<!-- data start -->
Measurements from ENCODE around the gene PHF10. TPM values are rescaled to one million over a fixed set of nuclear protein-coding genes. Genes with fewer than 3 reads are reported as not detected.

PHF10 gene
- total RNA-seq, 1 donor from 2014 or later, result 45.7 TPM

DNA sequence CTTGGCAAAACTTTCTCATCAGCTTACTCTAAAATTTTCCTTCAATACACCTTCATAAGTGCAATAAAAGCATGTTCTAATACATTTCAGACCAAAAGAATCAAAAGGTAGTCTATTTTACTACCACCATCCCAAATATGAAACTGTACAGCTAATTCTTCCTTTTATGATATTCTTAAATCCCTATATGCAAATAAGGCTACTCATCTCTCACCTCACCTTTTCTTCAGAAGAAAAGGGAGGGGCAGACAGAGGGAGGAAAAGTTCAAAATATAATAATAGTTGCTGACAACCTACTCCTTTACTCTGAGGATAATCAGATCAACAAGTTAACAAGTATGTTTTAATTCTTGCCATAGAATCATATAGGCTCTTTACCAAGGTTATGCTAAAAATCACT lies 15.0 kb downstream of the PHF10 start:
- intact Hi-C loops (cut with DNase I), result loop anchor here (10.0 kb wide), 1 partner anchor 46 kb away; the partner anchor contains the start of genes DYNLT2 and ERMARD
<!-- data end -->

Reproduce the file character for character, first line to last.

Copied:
Measurements from ENCODE around the gene PHF10. TPM values are rescaled to one million over a fixed set of nuclear protein-coding genes. Genes with fewer than 3 reads are reported as not detected.

PHF10 gene
- total RNA-seq, 1 donor from 2014 or later, result 45.7 TPM

DNA sequence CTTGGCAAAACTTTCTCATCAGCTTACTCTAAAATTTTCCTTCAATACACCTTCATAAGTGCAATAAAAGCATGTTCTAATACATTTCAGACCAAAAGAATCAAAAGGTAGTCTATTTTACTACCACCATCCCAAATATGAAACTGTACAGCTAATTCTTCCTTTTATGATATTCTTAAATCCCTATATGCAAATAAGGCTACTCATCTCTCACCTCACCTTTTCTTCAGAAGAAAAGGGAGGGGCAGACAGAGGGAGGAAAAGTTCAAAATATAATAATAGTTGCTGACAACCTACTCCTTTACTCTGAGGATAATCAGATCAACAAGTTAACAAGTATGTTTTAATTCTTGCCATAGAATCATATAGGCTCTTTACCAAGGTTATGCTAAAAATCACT lies 15.0 kb downstream of the PHF10 start:
- intact Hi-C loops (cut with DNase I), result loop anchor here (10.0 kb wide), 1 partner anchor 46 kb away; the partner anchor contains the start of genes DYNLT2 and ERMARD